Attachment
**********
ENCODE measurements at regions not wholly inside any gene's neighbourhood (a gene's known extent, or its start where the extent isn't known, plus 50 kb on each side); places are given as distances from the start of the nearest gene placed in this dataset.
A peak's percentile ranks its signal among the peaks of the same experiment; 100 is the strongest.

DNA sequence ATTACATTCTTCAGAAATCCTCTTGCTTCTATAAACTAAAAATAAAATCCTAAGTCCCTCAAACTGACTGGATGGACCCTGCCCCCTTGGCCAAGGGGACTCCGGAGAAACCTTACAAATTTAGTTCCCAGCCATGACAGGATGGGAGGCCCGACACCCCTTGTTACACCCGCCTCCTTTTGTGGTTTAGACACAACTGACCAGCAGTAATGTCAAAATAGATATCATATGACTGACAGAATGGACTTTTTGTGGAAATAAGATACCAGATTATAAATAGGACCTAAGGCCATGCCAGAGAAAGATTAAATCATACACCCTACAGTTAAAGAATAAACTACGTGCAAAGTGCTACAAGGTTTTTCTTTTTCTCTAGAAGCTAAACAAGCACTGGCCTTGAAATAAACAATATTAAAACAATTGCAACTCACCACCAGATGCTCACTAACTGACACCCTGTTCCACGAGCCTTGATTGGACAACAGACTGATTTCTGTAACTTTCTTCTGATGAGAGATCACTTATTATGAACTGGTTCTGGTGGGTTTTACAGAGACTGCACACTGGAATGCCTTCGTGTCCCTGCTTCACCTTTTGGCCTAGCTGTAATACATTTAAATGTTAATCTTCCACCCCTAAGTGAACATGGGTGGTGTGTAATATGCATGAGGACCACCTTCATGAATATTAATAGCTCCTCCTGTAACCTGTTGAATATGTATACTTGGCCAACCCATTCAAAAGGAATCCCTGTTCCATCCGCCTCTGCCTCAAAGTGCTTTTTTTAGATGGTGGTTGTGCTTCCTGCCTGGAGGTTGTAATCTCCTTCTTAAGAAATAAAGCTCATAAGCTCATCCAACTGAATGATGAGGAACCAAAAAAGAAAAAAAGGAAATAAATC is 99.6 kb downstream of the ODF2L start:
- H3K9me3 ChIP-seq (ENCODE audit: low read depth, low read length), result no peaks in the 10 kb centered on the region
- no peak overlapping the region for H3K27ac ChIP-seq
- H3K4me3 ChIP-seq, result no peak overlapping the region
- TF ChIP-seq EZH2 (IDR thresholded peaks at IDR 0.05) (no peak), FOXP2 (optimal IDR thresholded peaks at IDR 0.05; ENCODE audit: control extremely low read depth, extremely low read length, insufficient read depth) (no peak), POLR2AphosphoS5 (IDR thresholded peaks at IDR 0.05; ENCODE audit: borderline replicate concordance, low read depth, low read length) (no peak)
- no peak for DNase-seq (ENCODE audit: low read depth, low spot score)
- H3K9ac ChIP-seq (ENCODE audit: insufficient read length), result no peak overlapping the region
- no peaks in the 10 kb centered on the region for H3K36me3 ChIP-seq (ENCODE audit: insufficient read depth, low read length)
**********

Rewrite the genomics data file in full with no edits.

ENCODE measurements at regions not wholly inside any gene's neighbourhood (a gene's known extent, or its start where the extent isn't known, plus 50 kb on each side); places are given as distances from the start of the nearest gene placed in this dataset.
A peak's percentile ranks its signal among the peaks of the same experiment; 100 is the strongest.

DNA sequence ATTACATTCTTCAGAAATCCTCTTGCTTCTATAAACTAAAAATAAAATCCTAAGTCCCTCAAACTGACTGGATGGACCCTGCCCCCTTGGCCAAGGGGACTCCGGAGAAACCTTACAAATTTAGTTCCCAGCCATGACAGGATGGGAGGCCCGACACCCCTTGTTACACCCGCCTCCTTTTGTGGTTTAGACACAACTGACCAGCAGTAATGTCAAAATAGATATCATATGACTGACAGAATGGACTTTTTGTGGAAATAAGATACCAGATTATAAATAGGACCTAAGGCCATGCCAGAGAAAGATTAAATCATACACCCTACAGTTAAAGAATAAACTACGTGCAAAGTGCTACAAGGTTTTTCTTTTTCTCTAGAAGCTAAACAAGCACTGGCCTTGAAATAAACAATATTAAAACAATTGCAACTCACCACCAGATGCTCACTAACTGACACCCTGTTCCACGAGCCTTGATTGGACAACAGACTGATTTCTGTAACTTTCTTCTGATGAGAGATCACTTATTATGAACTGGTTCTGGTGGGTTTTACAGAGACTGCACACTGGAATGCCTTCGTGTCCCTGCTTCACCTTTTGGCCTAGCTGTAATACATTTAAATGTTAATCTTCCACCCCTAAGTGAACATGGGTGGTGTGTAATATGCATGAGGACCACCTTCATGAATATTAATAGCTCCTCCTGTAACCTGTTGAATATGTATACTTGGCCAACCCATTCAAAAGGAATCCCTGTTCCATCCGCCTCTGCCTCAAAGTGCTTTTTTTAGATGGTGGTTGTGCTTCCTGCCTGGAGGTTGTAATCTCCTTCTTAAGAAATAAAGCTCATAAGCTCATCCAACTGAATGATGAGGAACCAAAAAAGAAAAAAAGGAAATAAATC is 99.6 kb downstream of the ODF2L start:
- H3K9me3 ChIP-seq (ENCODE audit: low read depth, low read length), result no peaks in the 10 kb centered on the region
- no peak overlapping the region for H3K27ac ChIP-seq
- H3K4me3 ChIP-seq, result no peak overlapping the region
- TF ChIP-seq EZH2 (IDR thresholded peaks at IDR 0.05) (no peak), FOXP2 (optimal IDR thresholded peaks at IDR 0.05; ENCODE audit: control extremely low read depth, extremely low read length, insufficient read depth) (no peak), POLR2AphosphoS5 (IDR thresholded peaks at IDR 0.05; ENCODE audit: borderline replicate concordance, low read depth, low read length) (no peak)
- no peak for DNase-seq (ENCODE audit: low read depth, low spot score)
- H3K9ac ChIP-seq (ENCODE audit: insufficient read length), result no peak overlapping the region
- no peaks in the 10 kb centered on the region for H3K36me3 ChIP-seq (ENCODE audit: insufficient read depth, low read length)